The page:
The following table summarizes the vulnerabilities of your home and recommended action you can take to address them. The each of the components of the home are prioritized to offer some general guidance; however, each situation is unique.  If your neighbor’s house is close to you the lower priority items increase in their importance because of the potential that your neighbor’s home can catch on fire and send embers to your house or provide a high and extended radiant heat exposure overwhelming your home. 

Priorities

 

Feature and Priority Level

Function and Wildfire Vulnerability

Recommendations

Roof

Top priority

Because your roof a large horizontal surface, the roof is arguably the most vulnerable component of your home. The job of the roof is to protect the house from sun, rain, and during fire, from embers. Complex roofs, where the roof meets vertical walls and/or includes dormers present additional vulnerabilities.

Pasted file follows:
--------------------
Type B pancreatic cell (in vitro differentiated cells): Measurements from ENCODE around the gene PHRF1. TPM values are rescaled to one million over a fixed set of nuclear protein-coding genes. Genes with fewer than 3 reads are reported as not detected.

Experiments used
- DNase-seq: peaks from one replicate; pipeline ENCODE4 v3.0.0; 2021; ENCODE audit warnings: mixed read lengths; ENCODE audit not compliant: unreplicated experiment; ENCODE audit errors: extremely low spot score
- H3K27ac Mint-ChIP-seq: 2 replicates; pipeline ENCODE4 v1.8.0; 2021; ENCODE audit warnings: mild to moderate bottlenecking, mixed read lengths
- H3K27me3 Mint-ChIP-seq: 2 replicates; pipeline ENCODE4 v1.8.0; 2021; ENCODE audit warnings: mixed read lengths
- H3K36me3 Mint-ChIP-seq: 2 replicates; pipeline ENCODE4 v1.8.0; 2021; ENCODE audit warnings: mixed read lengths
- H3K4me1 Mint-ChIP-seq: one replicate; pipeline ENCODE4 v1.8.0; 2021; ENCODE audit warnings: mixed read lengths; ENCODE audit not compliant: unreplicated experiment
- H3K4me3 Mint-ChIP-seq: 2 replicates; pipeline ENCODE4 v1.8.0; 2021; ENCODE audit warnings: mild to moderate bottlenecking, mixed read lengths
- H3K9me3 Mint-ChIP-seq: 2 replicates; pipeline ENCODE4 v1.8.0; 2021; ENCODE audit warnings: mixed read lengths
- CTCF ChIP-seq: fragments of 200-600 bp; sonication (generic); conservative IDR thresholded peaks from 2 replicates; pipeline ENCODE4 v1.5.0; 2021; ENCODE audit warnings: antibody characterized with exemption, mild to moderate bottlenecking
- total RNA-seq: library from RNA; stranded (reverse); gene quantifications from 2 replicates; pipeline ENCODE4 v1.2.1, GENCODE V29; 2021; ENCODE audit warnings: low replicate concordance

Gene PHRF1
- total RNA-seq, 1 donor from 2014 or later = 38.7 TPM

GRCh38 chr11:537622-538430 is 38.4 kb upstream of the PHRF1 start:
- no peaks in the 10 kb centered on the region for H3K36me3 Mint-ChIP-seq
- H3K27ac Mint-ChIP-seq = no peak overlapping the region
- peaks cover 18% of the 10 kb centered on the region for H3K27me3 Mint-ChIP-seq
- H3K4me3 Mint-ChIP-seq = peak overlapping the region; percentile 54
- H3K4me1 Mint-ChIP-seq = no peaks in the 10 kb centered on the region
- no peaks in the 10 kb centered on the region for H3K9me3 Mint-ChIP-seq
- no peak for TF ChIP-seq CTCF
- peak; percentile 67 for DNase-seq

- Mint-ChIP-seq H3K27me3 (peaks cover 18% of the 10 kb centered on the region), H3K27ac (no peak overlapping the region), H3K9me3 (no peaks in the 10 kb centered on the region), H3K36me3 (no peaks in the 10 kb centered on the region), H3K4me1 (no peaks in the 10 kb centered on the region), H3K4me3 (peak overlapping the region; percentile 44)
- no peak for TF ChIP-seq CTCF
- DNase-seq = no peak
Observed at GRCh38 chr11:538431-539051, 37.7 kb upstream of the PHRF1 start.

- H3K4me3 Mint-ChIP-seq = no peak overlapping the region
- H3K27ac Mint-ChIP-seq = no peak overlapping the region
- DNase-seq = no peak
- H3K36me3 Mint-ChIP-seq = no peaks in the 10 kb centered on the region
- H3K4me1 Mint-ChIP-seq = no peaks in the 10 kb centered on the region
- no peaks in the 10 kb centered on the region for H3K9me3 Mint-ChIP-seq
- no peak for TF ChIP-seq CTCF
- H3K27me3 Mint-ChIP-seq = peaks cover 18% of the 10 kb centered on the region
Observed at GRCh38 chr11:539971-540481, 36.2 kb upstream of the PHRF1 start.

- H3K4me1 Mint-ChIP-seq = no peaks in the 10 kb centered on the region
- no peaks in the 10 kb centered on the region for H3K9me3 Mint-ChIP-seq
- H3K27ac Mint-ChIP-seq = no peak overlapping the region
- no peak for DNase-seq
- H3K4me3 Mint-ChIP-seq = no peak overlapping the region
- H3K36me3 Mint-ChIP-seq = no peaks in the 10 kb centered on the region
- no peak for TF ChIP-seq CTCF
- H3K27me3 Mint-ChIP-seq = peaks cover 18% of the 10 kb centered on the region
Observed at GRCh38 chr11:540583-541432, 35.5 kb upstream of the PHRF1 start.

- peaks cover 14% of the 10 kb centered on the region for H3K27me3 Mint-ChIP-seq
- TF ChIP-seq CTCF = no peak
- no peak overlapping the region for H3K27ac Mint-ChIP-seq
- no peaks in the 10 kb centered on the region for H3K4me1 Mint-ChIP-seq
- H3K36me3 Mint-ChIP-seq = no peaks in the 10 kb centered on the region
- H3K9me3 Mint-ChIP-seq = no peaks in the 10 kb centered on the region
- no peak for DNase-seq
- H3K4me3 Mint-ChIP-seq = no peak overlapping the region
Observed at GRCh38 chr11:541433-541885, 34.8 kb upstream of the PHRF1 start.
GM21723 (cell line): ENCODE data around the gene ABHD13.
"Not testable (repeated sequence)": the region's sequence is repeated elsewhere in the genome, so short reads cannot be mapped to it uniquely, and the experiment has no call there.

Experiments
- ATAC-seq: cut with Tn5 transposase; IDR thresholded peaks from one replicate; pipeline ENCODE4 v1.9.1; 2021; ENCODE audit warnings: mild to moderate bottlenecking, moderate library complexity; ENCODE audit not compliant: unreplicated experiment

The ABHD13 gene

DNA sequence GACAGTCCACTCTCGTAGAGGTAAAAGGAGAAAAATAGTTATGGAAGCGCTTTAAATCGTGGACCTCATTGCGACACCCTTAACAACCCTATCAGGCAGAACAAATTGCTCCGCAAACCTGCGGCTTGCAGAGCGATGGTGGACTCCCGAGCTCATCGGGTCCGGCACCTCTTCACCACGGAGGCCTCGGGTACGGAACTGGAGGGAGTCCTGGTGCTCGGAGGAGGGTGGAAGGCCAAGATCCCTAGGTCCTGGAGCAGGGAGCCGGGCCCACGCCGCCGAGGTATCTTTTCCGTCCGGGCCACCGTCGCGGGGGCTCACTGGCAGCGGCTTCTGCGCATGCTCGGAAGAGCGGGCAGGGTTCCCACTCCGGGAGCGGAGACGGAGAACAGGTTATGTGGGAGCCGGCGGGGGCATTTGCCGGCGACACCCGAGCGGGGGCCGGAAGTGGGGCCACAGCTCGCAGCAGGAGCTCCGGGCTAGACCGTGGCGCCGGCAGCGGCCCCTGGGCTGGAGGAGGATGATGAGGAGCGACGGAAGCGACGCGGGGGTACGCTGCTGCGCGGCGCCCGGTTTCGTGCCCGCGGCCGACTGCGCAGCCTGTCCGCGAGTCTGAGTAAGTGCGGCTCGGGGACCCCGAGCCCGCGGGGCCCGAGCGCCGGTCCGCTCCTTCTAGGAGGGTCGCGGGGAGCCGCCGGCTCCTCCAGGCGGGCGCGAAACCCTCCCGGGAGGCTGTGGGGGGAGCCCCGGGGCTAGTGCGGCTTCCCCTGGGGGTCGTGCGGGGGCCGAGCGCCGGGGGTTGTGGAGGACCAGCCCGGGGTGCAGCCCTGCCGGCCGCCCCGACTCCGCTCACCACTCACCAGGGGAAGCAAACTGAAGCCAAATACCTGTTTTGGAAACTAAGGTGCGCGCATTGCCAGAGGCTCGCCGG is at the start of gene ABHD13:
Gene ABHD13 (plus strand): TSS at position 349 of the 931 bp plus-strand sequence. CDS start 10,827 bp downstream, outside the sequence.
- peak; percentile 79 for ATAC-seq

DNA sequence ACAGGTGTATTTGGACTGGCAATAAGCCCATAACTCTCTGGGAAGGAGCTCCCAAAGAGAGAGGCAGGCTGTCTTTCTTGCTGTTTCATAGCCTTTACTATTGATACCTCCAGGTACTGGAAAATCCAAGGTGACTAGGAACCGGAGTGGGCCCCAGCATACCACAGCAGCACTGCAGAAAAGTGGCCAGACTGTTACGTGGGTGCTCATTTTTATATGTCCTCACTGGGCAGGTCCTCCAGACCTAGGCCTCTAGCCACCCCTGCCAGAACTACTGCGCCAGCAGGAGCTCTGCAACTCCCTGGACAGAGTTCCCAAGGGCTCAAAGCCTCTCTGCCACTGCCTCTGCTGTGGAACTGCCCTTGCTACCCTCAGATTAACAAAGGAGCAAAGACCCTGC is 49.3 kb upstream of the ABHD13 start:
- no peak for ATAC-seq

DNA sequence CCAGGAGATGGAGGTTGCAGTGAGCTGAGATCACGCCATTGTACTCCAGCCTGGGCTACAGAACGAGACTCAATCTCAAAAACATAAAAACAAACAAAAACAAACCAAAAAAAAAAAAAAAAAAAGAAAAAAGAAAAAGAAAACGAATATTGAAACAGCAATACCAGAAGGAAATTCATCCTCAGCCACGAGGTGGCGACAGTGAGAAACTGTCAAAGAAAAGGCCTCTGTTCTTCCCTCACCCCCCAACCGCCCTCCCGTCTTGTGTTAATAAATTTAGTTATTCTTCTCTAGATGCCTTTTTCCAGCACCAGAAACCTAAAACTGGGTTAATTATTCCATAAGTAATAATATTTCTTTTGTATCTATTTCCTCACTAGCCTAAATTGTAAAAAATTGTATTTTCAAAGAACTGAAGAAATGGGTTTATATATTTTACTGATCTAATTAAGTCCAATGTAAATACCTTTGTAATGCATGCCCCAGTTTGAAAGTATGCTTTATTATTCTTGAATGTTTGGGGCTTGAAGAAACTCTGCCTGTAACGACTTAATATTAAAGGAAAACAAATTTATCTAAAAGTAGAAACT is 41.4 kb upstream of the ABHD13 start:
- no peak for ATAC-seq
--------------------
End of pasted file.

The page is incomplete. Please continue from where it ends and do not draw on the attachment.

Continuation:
Use materials with a Class A fire rating. Carefully follow the manufacturers installation instructions because some roof coverings need additional protection to meet the Class A requirements. Common Class A fire-rated materials include asphalt composition shingles, tile, and steel. Install with a metal drip edge at the roof edge. Clean out and maintain gutters. Plug gaps between the roof covering and sheathing. Maintain your roof and replace when necessary.

Vents

Top priority

Vents provide two important functions. Vents allow for air circulation to reduce the heat in your attic and allow moisture to escape that can lead to moisture degradation issues over time. Embers can easily slip through foundation, roof, or attic vents. Once inside, embers can ignite debris and items stored inside the house.